MEIDA WATCH: One of Chicago's most respected education researchers notes that 'merit pay' based on test scores can't work -- ever. As others have noted VAM is 'junk science'

When the Chicago Tribune published an understated but scathing letter to the editor from former Chicago Public Schools citywide testing chief Carole Perlman, it was actually missing a big and important story. That story would place into stark context the hypocrisy of the past 20 years of CPS testing policy. The year 1994 was when mayoral control began. The department of research and evaluation -- and its citywide testing program -- slowly stopped using serious research and research-based ways of helping educate the children of Chicago's public schools, added "accountability" to its corrupted name, and every few years announced that latest way of measuring schools, teachers and children using standardized testings, not matter how flawed and invalid were the programs, or their uses by Chicago.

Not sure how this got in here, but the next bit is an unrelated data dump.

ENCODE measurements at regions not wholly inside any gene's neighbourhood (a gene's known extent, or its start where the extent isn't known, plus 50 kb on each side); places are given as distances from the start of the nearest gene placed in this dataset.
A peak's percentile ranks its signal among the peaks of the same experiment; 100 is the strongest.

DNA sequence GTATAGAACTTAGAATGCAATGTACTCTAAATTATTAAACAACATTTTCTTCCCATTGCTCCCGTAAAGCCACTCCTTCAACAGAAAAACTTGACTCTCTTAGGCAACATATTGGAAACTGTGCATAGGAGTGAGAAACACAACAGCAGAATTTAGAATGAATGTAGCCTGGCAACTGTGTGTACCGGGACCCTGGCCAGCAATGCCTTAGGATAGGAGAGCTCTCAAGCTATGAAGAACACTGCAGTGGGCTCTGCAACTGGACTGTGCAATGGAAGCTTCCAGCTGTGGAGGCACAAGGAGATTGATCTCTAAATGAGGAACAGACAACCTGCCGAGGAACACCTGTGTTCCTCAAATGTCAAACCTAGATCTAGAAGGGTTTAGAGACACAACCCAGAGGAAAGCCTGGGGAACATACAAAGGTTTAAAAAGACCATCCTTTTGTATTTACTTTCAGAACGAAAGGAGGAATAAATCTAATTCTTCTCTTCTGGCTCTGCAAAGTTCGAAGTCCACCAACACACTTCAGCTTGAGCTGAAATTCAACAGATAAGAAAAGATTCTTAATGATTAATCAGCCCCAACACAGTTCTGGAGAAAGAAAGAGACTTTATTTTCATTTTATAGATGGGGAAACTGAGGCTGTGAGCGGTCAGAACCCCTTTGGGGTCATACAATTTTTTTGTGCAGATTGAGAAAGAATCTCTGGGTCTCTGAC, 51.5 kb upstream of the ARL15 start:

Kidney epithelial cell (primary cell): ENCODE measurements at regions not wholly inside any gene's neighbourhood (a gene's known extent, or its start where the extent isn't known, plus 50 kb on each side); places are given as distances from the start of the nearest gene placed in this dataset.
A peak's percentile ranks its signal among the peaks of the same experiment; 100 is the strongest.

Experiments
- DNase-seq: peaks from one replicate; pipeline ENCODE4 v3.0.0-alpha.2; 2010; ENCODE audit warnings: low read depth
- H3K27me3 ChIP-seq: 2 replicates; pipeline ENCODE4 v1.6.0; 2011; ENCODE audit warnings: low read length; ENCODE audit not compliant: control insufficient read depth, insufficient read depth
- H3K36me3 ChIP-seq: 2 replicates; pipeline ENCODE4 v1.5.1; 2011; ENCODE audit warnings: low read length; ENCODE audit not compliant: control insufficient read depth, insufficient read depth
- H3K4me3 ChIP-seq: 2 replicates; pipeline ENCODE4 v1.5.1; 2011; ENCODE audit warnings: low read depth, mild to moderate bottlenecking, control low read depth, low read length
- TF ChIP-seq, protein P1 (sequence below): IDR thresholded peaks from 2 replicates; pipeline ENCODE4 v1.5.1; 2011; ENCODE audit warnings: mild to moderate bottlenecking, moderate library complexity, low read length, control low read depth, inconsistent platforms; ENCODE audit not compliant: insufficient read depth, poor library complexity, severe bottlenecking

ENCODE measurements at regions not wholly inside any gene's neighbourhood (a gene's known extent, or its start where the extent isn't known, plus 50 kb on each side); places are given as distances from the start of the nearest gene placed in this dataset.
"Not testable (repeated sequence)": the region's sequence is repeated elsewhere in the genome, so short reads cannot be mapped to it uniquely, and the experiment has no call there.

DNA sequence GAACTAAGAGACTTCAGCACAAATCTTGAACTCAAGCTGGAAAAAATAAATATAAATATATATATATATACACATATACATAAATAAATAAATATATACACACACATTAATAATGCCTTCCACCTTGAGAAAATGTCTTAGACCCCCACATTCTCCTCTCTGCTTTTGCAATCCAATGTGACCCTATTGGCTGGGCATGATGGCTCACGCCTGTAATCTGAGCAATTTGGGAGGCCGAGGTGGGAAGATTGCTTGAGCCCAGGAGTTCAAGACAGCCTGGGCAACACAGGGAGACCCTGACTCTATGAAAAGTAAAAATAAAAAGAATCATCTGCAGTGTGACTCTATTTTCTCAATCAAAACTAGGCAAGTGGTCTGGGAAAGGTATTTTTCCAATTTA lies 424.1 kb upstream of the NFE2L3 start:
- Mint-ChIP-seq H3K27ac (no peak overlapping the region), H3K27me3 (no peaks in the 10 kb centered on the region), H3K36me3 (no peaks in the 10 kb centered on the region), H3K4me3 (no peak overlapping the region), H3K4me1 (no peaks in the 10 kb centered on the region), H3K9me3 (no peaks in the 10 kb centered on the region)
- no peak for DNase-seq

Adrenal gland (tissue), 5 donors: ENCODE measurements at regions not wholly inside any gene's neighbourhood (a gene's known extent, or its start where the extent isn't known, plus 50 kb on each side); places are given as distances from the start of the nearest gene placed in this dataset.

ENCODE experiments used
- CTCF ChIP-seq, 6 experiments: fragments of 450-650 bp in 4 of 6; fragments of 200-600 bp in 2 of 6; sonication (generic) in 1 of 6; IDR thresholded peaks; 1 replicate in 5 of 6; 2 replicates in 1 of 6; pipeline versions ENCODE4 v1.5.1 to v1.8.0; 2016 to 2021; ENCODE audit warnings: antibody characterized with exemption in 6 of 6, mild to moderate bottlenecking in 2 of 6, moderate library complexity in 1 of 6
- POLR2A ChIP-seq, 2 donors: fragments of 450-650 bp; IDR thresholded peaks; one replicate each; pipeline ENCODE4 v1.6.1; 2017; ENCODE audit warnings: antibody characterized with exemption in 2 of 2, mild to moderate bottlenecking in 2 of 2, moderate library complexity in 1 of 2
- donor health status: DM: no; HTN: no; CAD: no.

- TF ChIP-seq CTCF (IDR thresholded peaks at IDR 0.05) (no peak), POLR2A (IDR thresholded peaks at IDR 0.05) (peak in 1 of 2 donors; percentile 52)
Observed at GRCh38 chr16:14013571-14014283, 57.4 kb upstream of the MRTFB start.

The corruption of Chicago research and testing began with the administration of Chicago's first political "Chief Executive Officer" (Paul Vallas) hired a political functionary -- rather than a research scientist -- to head the "accountability" department. And Chicago began a two-decade era of corruption behind a dizzying array of "metrics" in order to rank and sort schools, first at the local level and since the 2008 election of Barack Obama, as a national policy called "Race to the Top."

The letter came from Carole Perlman, former director of citywide testing for CPS, and, for her, lambasted the corruption behind the corporate claim that test scores could be used as a scientific way to evaluate teachers.